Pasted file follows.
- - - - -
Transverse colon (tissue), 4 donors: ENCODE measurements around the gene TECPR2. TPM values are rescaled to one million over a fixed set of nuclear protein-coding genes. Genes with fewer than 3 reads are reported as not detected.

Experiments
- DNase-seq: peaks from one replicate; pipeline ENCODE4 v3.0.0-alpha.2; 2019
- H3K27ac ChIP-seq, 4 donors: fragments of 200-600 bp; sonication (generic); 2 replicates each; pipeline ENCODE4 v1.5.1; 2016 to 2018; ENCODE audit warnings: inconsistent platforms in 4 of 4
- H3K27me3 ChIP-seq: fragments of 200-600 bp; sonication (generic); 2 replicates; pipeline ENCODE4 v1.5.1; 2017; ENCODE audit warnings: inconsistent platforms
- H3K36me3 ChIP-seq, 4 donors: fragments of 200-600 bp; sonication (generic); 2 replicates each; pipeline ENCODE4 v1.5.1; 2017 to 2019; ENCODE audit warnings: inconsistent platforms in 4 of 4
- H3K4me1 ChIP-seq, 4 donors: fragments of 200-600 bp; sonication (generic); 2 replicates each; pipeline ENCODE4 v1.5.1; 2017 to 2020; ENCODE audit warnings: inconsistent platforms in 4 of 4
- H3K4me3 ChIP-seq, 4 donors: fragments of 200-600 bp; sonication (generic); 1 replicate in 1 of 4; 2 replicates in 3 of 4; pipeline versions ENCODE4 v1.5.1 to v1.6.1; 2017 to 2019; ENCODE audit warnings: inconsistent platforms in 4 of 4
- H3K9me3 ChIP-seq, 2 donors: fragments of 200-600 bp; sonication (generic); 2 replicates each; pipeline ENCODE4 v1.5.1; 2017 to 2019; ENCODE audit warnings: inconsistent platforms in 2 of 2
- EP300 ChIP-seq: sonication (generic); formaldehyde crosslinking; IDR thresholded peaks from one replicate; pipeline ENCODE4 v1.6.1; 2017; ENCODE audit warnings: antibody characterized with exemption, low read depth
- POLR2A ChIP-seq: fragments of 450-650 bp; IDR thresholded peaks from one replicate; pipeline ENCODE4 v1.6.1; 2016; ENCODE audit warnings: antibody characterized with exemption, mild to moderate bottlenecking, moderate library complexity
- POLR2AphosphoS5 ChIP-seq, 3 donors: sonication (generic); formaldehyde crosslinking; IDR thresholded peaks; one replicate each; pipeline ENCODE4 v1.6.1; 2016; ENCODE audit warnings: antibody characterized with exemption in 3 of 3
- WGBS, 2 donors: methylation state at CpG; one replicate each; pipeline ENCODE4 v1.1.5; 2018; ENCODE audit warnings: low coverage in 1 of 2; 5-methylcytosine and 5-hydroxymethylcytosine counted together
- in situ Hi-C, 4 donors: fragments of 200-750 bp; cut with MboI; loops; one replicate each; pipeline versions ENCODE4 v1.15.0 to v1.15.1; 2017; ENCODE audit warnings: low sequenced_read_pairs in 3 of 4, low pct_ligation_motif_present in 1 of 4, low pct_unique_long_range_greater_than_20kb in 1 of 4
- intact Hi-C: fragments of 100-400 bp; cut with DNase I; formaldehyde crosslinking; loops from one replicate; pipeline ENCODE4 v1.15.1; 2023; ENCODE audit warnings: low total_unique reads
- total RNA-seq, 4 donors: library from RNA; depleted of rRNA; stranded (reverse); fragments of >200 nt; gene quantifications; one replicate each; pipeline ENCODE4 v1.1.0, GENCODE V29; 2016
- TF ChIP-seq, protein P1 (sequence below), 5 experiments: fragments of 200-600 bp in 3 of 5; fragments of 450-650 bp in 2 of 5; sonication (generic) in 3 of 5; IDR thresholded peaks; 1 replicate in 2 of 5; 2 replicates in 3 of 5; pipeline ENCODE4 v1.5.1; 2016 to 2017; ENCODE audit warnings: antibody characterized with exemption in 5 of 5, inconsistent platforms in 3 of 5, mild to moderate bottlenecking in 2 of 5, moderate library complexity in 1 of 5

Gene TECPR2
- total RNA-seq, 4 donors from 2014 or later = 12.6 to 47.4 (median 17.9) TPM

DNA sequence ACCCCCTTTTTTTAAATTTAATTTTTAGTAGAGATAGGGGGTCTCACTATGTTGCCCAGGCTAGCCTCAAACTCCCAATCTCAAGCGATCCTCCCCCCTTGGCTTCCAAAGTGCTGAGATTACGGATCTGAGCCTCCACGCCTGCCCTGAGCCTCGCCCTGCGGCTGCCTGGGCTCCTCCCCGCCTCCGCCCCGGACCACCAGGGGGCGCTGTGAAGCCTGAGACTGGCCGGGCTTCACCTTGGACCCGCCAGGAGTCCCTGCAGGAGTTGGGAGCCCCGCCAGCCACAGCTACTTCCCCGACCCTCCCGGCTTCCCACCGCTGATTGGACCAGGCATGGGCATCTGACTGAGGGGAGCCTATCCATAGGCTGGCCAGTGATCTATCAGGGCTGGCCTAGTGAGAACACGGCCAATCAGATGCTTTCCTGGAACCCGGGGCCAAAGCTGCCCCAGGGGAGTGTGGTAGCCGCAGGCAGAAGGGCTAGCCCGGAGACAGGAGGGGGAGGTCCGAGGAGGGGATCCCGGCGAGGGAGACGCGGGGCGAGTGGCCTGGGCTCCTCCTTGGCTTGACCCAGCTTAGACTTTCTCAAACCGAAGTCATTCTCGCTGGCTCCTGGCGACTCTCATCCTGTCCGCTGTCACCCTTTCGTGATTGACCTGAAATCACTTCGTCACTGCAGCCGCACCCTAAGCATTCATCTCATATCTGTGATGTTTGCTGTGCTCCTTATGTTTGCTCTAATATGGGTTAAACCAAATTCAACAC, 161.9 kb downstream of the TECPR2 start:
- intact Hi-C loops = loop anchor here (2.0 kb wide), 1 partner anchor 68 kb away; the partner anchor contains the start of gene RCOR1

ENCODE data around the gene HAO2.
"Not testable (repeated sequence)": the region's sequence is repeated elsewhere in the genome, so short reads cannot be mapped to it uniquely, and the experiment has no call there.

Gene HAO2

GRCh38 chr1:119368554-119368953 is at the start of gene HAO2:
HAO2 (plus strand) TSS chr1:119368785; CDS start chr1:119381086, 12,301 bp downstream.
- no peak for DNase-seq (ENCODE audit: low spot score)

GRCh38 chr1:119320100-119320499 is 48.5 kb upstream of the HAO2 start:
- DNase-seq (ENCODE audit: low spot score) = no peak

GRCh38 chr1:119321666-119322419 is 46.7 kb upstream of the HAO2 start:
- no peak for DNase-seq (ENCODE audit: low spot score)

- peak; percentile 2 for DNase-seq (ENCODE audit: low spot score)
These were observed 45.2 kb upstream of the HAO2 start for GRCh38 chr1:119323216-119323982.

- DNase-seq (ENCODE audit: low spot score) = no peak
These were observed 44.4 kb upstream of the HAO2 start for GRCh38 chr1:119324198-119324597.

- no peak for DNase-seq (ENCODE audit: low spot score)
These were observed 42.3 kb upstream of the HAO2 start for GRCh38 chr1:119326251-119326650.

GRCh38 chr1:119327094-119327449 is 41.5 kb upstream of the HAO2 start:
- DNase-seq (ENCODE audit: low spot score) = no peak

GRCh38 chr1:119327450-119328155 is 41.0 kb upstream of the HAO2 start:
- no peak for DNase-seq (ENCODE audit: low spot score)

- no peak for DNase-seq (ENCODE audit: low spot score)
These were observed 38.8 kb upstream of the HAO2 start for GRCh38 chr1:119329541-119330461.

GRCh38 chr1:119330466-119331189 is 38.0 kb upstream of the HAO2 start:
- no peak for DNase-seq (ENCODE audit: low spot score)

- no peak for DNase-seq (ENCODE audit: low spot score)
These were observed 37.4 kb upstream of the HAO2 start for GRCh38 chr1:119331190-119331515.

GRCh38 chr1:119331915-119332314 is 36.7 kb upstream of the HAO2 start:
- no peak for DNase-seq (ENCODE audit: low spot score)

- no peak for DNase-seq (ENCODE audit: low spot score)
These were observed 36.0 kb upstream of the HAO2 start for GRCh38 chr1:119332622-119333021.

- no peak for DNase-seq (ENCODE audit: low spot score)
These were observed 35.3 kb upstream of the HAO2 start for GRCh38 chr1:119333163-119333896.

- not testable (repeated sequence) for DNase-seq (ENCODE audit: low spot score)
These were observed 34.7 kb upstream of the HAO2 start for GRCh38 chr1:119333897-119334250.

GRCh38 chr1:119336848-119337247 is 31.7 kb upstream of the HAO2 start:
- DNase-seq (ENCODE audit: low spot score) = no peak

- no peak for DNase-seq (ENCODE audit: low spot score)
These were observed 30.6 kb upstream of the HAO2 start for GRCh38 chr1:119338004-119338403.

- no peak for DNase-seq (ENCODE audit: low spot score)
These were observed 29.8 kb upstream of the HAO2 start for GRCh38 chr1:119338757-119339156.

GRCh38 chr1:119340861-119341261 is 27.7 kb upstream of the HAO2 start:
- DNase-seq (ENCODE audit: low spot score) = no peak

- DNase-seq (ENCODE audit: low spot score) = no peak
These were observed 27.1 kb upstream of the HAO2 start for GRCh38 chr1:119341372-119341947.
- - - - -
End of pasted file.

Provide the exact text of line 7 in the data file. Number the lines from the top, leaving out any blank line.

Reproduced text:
- H3K4me1 ChIP-seq, 4 donors: fragments of 200-600 bp; sonication (generic); 2 replicates each; pipeline ENCODE4 v1.5.1; 2017 to 2020; ENCODE audit warnings: inconsistent platforms in 4 of 4